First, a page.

After a very active December, the weather has been extremely quiet of late.
A shift in the jet stream has meant few storm systems to deal with and very limited wintry weather in recent weeks. January temperatures ended up well above average (4.8F above average at Hyannis) and precipitation was well below the long-term average (just 1.31 inches of precipitation recorded at Hyannis) around the area. And February has picked up right where January left off, as quiet and unseasonably mild conditions have greeted us for the first few days of the month. Highs today will be well into the 40s yet again…and readings at or above 50F are possible both Thursday and Friday.
That said…there are changes on the horizon.
While sustained bitter cold is not anticipated in the coming days, it is evident that we are about to enter into a fairly active weather pattern that should result in a rollercoaster temperature ride and plenty of precipitation. The combination of arctic cold dropping southward into Canada thanks to some ridging into Alaska and plenty of warmth over the Lower 48 states thanks to a strong southeast ridge over the United States will set up a weather “battle zone” over the eastern United States. That battle zone will oscillate north and south in the coming weeks, with numerous weather systems riding along it and taking advantage of the tight temperature gradient.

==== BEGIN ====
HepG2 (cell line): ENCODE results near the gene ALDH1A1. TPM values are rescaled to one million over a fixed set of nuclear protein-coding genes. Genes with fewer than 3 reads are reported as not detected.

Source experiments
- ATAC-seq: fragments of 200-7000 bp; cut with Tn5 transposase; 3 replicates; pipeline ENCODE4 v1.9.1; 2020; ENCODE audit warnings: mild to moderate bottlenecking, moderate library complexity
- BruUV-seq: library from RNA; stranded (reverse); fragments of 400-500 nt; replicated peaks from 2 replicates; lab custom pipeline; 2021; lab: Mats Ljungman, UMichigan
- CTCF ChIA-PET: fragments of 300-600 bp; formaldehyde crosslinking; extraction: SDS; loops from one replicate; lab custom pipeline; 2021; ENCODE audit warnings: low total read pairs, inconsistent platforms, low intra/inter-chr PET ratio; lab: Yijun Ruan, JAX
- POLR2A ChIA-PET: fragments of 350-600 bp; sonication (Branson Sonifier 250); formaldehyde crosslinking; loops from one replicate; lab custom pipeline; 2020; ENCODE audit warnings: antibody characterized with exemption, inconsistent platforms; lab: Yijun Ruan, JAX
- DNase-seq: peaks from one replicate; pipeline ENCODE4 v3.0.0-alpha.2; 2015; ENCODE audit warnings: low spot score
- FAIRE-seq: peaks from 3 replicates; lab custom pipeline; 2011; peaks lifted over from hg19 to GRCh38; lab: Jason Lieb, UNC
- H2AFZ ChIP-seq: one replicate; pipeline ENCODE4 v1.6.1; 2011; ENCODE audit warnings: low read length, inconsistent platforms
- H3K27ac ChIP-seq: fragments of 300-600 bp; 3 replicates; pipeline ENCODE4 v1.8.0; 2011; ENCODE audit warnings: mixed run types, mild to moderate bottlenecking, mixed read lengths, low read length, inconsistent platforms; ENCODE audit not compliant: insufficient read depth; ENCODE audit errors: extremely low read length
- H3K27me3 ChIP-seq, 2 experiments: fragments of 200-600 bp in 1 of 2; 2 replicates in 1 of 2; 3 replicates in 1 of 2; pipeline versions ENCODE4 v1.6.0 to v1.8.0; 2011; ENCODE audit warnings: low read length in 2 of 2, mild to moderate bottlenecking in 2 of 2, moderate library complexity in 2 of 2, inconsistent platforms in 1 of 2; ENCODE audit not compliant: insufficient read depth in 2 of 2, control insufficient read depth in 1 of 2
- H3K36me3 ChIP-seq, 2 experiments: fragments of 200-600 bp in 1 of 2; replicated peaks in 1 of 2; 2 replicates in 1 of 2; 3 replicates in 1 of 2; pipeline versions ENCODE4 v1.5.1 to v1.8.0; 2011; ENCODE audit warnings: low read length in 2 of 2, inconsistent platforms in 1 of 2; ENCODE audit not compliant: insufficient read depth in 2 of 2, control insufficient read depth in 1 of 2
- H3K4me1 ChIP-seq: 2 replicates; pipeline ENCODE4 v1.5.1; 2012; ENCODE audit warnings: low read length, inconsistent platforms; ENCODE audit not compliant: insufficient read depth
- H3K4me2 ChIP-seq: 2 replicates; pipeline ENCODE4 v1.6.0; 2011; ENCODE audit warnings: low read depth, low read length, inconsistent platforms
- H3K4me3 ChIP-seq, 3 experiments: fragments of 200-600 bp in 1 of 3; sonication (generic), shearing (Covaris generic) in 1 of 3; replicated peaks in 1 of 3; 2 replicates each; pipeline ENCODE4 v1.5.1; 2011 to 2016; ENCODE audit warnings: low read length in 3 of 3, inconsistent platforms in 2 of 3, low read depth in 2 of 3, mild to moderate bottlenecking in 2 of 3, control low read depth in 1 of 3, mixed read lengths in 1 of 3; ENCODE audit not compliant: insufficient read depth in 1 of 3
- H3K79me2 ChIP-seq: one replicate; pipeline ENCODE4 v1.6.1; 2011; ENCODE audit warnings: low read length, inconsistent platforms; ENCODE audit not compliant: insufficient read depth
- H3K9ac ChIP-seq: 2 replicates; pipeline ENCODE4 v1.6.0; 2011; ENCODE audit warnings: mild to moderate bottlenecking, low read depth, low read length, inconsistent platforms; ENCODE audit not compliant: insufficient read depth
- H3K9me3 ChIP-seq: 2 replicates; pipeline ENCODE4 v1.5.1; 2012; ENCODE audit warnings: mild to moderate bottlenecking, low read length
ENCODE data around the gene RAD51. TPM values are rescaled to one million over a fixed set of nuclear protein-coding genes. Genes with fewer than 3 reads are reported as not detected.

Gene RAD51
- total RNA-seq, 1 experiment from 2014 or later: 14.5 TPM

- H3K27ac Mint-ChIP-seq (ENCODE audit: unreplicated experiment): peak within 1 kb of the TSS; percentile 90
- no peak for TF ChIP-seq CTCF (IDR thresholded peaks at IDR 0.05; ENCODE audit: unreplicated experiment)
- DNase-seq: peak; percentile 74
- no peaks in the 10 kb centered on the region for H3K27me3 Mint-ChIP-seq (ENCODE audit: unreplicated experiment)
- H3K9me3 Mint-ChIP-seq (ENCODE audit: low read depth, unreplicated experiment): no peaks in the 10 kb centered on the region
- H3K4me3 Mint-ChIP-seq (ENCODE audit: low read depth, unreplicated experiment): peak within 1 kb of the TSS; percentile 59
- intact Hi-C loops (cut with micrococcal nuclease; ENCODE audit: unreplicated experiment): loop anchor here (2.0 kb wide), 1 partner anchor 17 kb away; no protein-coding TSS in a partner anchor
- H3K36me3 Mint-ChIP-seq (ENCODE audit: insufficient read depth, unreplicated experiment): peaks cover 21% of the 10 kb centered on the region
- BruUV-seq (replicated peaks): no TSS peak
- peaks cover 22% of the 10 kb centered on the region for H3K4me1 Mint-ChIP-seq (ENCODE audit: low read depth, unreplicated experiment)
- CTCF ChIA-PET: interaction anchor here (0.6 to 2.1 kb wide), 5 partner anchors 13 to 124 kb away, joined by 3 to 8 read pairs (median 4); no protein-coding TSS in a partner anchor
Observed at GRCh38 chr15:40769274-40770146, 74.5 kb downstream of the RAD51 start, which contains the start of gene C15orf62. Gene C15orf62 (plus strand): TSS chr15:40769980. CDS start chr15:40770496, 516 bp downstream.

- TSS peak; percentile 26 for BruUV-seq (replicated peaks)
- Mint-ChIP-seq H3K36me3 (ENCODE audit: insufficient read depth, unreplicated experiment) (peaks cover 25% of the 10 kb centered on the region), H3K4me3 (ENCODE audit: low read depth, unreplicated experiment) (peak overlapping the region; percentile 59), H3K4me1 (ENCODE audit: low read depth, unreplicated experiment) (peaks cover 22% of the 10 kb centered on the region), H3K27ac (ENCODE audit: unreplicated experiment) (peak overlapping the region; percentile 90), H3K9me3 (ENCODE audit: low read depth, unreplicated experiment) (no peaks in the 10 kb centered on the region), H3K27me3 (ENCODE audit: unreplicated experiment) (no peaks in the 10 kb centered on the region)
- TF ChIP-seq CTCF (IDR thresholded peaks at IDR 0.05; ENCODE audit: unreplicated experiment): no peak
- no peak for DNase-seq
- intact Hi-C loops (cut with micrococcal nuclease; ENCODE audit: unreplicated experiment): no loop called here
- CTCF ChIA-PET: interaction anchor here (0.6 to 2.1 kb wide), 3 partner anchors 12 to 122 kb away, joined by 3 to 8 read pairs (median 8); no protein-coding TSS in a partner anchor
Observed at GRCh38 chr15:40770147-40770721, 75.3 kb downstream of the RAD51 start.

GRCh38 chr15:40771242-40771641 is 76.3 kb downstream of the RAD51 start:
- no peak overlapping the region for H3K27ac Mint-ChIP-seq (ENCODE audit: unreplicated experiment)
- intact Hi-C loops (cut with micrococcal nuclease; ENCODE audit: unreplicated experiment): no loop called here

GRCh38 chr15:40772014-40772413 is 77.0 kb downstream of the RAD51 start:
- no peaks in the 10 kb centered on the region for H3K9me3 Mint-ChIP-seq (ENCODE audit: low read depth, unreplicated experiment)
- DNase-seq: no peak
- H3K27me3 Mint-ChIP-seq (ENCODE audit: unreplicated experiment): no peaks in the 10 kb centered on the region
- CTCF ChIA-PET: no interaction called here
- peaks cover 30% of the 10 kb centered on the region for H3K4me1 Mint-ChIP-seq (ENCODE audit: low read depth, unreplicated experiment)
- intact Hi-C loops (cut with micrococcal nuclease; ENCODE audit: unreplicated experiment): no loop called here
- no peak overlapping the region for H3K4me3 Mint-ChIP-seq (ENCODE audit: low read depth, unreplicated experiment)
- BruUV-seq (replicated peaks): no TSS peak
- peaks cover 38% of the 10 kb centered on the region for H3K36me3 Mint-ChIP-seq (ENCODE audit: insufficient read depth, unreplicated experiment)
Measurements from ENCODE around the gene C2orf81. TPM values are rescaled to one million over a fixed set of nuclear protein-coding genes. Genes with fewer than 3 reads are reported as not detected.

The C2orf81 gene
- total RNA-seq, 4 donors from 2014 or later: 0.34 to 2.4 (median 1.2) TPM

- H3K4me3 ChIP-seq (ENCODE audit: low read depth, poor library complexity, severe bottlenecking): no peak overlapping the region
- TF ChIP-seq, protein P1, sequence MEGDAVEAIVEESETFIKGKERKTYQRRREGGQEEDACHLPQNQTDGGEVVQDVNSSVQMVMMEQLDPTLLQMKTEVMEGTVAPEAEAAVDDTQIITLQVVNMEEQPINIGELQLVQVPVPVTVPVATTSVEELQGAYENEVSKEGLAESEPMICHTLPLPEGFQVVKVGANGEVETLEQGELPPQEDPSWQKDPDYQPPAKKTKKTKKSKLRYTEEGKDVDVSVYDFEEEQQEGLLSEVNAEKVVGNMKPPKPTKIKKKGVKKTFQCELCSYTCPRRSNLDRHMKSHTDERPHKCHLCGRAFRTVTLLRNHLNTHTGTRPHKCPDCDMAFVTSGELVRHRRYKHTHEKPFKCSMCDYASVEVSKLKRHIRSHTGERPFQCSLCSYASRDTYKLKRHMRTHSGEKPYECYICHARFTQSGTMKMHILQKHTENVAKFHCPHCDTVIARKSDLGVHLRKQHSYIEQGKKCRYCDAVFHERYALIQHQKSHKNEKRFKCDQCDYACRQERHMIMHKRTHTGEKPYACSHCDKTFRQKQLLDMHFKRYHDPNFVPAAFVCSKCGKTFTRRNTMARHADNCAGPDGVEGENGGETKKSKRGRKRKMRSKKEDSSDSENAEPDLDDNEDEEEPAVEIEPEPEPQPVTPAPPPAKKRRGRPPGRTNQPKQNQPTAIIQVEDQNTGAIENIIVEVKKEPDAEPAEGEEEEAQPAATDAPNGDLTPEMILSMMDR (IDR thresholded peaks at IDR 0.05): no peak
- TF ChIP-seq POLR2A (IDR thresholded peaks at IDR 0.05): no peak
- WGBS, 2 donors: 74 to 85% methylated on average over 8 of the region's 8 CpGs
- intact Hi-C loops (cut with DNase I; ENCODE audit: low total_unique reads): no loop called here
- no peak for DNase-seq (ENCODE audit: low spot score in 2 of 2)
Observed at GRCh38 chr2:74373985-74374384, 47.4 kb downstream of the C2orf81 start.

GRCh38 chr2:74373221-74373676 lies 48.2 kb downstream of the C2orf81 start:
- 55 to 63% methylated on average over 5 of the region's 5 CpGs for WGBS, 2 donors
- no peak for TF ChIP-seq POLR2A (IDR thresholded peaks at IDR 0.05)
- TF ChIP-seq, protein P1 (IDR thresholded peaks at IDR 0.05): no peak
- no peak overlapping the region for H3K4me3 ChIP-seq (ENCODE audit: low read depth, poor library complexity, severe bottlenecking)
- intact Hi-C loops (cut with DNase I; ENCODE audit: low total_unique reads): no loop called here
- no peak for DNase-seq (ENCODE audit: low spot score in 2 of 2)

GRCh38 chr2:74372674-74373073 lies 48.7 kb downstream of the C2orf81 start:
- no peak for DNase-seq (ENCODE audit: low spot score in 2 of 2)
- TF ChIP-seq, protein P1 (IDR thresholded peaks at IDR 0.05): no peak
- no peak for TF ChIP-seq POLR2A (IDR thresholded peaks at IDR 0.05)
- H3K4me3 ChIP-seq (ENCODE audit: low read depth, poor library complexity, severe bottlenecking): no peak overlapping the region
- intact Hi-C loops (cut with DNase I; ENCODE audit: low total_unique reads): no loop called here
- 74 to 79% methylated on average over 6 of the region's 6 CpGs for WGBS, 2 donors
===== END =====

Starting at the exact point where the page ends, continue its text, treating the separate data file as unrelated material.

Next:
The result is likely to be several fast-moving storm systems ejecting out of the Southern Plains and riding north and eastward from there…each with the potential to bring some meaningful precipitation. New England looks to end up right in the middle of the battle zone…on the edge of the deep cold and on the edge of spring-like warmth.
You can see on the ECMWF ensemble mean (the average of 51 individual models) that precipitation is expected to be above average over the next 2 to 3 weeks: